Will Israel let aid workers in Gaza do their jobs?

Will Israel let aid workers in Gaza do their jobs?

On April 2, 2024, Palestinians stand next to a vehicle in Deir Al-Balah in the central Gaza Strip on, where employees from the World Central Kitchen (WCK), including foreigners, were killed in an Israeli airstrike, according to the NGO. | Majdi Fathi/NurPhoto via Getty Images

The killing of World Central Kitchen workers shows no place in Gaza is safe, even for aid groups.

An Israeli airstrike Monday killed seven aid workers who were delivering food to Palestinians on the brink of widespread famine in Gaza.

The attack — whose victims were almost all foreign citizens and were with World Central Kitchen, the nonprofit run by Spanish American chef and humanitarian José Andrés — has drawn widespread international condemnation and underscored the risks that humanitarian workers take every day in trying to deliver still-insufficient levels of aid to Gaza.

“This is not only an attack against WCK, this is an attack on humanitarian organizations showing up in the most dire of situations where food is being used as a weapon of war,” World Central Kitchen CEO Erin Gore said in a statement. “This is unforgivable.”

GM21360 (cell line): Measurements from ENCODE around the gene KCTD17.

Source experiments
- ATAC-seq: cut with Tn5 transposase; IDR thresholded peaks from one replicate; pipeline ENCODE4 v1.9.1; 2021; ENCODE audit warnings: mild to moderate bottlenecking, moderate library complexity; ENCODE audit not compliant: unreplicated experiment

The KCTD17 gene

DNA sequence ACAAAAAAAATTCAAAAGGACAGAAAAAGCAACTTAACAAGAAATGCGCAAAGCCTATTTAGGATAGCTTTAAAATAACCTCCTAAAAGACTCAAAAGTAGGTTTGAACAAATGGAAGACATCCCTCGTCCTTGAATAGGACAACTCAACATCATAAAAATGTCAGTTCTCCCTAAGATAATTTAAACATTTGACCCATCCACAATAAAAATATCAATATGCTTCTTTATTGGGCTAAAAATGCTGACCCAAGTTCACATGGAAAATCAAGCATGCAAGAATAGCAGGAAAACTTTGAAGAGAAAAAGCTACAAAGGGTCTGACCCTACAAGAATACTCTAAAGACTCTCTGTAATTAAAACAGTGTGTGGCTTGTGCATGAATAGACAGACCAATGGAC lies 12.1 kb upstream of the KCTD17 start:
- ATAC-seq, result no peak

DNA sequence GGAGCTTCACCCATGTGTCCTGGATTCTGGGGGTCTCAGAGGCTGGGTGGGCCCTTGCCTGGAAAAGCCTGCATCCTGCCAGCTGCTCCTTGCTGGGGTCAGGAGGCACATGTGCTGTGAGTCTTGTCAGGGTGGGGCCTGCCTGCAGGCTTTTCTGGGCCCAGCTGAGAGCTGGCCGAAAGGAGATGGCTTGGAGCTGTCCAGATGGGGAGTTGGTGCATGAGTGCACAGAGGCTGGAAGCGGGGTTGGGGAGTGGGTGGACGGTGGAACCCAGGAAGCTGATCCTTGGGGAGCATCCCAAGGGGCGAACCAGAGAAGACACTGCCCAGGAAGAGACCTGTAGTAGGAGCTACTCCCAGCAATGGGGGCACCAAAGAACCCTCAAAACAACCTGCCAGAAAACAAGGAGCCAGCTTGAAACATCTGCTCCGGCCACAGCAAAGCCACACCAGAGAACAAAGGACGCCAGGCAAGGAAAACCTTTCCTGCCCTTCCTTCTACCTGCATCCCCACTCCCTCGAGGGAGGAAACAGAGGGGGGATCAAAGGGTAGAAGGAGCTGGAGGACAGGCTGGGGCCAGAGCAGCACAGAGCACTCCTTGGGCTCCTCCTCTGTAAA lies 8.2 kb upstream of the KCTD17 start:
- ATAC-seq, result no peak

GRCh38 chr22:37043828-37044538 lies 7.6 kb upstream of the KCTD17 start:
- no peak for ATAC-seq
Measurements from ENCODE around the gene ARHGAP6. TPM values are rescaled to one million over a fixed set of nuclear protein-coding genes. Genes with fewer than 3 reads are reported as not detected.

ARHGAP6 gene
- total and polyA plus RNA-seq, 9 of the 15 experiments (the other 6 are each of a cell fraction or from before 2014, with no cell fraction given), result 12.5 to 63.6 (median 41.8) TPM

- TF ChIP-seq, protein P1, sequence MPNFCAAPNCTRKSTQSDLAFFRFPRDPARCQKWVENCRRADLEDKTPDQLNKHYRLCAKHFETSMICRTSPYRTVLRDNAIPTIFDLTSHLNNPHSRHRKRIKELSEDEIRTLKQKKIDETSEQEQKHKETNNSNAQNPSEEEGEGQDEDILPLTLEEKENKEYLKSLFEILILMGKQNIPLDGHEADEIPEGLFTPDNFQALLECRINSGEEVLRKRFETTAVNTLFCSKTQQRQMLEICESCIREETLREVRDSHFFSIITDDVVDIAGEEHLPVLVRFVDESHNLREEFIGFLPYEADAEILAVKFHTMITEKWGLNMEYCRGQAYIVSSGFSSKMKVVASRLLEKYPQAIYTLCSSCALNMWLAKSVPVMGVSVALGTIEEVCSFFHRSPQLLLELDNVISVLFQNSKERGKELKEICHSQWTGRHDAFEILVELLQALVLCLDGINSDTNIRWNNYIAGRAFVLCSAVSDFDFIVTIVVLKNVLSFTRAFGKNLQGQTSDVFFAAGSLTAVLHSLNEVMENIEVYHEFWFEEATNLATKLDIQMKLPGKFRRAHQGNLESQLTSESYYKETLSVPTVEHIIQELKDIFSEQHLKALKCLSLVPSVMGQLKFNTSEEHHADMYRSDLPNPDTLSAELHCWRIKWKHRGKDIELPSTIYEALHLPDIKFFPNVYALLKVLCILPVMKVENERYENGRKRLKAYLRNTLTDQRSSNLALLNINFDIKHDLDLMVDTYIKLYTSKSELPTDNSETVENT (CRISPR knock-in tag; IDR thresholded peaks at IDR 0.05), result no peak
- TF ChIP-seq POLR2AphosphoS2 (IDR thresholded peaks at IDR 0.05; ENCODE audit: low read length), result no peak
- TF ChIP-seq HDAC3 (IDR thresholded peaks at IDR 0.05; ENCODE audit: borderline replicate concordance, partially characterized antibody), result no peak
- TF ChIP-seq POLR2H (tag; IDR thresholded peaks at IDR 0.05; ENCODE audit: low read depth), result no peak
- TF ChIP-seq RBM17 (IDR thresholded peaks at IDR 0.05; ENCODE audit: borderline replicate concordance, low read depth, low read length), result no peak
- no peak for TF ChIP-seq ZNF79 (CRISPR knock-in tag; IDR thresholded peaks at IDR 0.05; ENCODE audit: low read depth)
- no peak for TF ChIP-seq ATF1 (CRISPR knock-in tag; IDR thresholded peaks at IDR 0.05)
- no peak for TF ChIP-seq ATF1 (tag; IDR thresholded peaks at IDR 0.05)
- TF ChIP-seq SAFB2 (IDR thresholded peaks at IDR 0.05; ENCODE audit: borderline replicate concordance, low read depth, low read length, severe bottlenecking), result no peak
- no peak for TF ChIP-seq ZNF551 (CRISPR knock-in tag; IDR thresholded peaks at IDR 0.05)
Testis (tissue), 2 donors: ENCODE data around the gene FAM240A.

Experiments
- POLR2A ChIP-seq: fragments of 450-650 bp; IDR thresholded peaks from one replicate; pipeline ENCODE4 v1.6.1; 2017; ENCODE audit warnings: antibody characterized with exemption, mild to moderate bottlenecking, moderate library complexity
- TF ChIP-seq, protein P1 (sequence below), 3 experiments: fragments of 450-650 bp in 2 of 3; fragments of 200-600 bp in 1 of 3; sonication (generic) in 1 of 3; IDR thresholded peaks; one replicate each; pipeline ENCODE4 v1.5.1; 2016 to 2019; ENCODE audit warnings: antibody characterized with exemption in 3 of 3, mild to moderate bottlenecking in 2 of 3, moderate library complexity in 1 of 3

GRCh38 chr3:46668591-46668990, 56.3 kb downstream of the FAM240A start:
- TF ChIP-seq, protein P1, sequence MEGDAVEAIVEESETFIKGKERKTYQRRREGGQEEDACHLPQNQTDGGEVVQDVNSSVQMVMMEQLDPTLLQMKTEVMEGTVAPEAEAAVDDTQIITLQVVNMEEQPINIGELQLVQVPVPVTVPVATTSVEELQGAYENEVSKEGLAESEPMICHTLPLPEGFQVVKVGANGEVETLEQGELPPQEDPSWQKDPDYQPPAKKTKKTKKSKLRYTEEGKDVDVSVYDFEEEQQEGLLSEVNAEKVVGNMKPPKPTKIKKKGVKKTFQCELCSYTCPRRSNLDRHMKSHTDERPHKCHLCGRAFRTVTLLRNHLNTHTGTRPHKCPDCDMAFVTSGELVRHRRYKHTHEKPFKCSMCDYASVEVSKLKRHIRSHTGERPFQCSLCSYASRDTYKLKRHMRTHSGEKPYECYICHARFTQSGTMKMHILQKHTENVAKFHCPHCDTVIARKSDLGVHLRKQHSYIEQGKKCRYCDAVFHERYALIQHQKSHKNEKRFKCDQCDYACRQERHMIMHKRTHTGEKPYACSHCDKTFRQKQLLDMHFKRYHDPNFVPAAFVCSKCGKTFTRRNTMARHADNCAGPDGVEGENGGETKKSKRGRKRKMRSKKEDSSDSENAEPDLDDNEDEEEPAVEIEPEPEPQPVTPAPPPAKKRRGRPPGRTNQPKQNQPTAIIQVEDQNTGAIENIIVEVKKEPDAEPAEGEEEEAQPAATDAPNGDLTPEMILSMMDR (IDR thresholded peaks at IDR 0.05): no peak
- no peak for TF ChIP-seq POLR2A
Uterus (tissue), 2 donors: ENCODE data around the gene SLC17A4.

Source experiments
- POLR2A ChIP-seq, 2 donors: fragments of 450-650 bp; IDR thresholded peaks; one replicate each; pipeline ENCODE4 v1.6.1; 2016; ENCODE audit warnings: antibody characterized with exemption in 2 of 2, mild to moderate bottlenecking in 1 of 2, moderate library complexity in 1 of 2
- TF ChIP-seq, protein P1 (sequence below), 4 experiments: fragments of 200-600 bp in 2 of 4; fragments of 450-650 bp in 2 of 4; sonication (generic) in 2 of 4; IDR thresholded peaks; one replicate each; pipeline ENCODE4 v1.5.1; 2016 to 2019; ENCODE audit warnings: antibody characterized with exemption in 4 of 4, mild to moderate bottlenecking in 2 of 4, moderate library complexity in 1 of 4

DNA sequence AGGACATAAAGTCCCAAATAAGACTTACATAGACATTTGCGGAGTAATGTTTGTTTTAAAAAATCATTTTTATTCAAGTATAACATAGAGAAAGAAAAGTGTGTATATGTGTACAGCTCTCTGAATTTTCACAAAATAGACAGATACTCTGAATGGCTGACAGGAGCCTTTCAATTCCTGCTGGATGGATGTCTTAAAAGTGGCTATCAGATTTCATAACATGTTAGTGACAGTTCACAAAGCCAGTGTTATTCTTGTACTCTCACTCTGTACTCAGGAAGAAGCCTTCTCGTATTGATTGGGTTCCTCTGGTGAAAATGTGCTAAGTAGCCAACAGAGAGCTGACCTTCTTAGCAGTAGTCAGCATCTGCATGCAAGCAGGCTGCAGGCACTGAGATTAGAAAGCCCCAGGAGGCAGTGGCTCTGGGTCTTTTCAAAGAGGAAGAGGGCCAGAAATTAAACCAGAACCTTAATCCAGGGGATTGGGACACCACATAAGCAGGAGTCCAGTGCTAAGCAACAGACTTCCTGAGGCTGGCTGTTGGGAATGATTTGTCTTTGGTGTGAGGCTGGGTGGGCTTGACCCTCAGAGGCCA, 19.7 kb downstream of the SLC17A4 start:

The victims, who were wearing bulletproof vests bearing their organization’s logo, were from Australia, Poland, the United Kingdom, Palestine, and the US and Canada. (Israel has acknowledged the incident, which it called an accident, and expressed its “condolences” to the families.)

World Central Kitchen has paused operations in Gaza as a result of the attack, both threatening one of the few sources for food aid in Gaza and highlighting the challenges humanitarian workers are facing as Israel threatens to escalate its assault with an invasion of the southern city of Rafah and continues to obstruct the delivery of aid.

According to the Aid Worker Security database, 260 aid workers were killed across Gaza and the West Bank last year and 60 this year so far.

“The attack that happened yesterday isn’t something that happened in isolation. There has been a pattern of attacks against humanitarian aid operations and facilities as well as medical workers and facilities throughout this conflict,” said Ciarán Donnelly, the International Rescue Committee’s senior vice president for crisis, response, recovery, and development.

What we know about the attack

To understand the import of the work of World Central Kitchen and other aid groups right now, you have to understand what’s happening in Gaza: Projections indicate that by July, half of its population will face an entirely avoidable famine — one that has no natural causes and that has accelerated faster than anything else seen this century.

Just weeks ago, World Central Kitchen established a makeshift jetty to facilitate maritime aid deliveries while the US government worked to construct a temporary pier in Gaza.